● Stand up for women. How many times have I read stories about women getting catcalled, harrased, sexually assaulted or raped while there were other people present at the same time, people who did not react at all ? Of course breaking free of the bystander effect does not limitate to women, it concerns every single human.

        ● Stop refering to grown women as girls.

        ● Never tell anyone they cannot do something because of their gender. Or age, or religion, or skin color, or whatever.

        ● Get to know what rape culture, slutshaming, victim blaming and objectification are.

        ● Educate yourself. Read about feminism., its history, its theories. I am not necessarily talking about books, articles could just be fine. Realize how oppression of women happens in every day society. Read, think and talk. I don’t mean you should take part into Slutwalks, join feminist associations, and devote dozen of hours of your life every week to women’s rights, but becoming aware of the problems is a major stepping stone.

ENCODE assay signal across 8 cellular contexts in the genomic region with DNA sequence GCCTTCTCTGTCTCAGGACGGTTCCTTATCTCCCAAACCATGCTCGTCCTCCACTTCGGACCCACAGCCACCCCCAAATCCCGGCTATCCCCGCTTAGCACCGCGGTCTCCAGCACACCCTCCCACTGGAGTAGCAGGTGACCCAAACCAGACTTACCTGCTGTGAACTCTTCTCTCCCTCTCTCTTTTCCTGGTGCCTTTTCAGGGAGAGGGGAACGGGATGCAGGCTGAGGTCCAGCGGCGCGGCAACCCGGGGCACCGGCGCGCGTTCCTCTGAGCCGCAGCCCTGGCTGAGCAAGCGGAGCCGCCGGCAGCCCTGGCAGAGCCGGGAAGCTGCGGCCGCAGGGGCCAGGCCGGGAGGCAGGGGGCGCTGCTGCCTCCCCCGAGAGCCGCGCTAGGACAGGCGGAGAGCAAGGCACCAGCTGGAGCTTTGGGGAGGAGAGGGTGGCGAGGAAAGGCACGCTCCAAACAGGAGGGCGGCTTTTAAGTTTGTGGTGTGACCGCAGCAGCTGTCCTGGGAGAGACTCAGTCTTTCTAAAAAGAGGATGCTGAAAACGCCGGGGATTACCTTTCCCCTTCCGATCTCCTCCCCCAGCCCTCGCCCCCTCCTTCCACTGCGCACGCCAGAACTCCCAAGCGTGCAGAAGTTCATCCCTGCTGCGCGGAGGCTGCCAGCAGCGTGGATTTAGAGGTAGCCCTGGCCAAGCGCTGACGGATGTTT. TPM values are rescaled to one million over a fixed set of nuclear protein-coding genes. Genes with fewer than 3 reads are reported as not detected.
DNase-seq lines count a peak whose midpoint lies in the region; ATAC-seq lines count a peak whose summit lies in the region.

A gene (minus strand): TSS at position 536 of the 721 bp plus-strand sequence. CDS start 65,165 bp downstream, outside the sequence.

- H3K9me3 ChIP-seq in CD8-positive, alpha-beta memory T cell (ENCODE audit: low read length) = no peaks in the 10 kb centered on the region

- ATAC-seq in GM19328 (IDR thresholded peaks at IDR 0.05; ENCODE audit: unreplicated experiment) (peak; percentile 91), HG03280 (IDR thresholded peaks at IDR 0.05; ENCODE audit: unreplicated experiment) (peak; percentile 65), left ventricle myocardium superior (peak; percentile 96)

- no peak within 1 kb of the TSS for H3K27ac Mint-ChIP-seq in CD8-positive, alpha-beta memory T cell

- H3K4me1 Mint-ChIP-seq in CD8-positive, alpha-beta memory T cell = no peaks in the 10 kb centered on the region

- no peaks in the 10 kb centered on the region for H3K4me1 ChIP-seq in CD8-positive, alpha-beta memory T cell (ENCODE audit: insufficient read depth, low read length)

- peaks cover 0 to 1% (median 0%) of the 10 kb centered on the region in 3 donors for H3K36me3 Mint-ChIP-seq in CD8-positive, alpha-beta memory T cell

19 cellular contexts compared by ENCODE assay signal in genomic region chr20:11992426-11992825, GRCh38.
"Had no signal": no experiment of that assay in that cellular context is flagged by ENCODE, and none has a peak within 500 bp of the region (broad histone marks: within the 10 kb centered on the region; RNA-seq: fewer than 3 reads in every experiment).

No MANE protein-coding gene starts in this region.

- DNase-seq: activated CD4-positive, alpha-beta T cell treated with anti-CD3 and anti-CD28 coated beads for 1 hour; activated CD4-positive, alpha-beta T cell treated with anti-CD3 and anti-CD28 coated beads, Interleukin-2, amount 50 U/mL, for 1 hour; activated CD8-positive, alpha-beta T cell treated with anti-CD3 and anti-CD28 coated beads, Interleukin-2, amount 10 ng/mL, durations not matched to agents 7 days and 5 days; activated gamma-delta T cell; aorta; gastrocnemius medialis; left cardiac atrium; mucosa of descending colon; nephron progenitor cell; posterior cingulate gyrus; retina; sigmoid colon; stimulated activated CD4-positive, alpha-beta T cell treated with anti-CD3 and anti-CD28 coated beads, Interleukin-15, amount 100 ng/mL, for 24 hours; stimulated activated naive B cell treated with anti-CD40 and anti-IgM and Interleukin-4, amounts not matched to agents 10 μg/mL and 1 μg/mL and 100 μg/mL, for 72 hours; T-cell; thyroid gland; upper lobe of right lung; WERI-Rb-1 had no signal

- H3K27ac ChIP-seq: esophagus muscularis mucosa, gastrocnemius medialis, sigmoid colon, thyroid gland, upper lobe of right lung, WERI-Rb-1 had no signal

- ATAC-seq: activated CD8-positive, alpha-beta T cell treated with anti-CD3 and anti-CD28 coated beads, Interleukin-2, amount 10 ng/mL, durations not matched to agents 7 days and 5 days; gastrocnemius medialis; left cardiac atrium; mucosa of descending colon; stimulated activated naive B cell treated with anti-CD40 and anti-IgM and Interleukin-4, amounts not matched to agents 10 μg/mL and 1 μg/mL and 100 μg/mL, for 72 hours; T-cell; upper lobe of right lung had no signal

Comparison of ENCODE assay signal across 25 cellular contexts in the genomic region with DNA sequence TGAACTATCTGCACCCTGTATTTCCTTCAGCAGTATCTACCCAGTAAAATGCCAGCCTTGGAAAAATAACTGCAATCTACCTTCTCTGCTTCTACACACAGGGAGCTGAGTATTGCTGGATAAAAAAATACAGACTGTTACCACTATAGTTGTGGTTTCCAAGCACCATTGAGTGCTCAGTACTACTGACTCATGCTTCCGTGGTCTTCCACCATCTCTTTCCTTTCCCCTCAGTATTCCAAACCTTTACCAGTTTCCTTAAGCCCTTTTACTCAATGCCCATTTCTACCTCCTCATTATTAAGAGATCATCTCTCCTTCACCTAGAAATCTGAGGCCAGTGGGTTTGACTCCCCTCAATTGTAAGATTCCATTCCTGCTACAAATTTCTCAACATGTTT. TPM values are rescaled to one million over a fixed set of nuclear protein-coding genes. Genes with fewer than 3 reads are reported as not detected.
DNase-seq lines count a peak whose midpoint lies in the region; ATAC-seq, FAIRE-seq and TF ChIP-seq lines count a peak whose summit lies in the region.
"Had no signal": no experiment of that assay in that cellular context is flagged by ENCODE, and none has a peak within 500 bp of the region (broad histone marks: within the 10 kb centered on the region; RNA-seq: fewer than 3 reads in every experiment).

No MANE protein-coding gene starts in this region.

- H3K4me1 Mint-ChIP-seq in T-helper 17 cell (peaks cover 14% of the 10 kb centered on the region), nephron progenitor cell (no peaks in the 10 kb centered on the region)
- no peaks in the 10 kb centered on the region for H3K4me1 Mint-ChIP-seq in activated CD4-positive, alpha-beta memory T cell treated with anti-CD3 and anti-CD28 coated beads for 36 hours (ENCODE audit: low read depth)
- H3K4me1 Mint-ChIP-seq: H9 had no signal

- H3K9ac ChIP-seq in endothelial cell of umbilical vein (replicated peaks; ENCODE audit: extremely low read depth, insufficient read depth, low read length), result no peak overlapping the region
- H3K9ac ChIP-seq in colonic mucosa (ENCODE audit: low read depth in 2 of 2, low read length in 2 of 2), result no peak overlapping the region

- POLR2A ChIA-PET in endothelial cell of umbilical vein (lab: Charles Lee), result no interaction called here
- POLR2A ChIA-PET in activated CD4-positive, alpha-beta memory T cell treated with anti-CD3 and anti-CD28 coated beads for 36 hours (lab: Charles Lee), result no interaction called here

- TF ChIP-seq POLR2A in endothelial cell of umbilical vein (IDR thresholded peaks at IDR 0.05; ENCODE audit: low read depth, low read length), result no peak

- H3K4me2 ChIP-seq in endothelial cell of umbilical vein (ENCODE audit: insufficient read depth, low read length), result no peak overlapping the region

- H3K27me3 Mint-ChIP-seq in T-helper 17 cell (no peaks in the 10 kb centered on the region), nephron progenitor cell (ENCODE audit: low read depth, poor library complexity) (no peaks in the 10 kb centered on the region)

We all are feminists. Except stupid persons, but explaining why and how to turn them into intelligent people believing men and women should have equal rights would not take another article but a least a whole book, without being sure we will ever succeed.

We all are feminists. The real question is : Are you an active one ?

        Sources

HeForShe Conversation with Emma Watson on International Women’s Day 2015 [Full Q&A] – Official – https://www.youtube.com/watch?v=LNi9Ypc0cg8

Emma Watson at the HeForShe Campaign 2014 – Official UN Video https://www.youtube.com/watch?v=gkjW9PZBRfk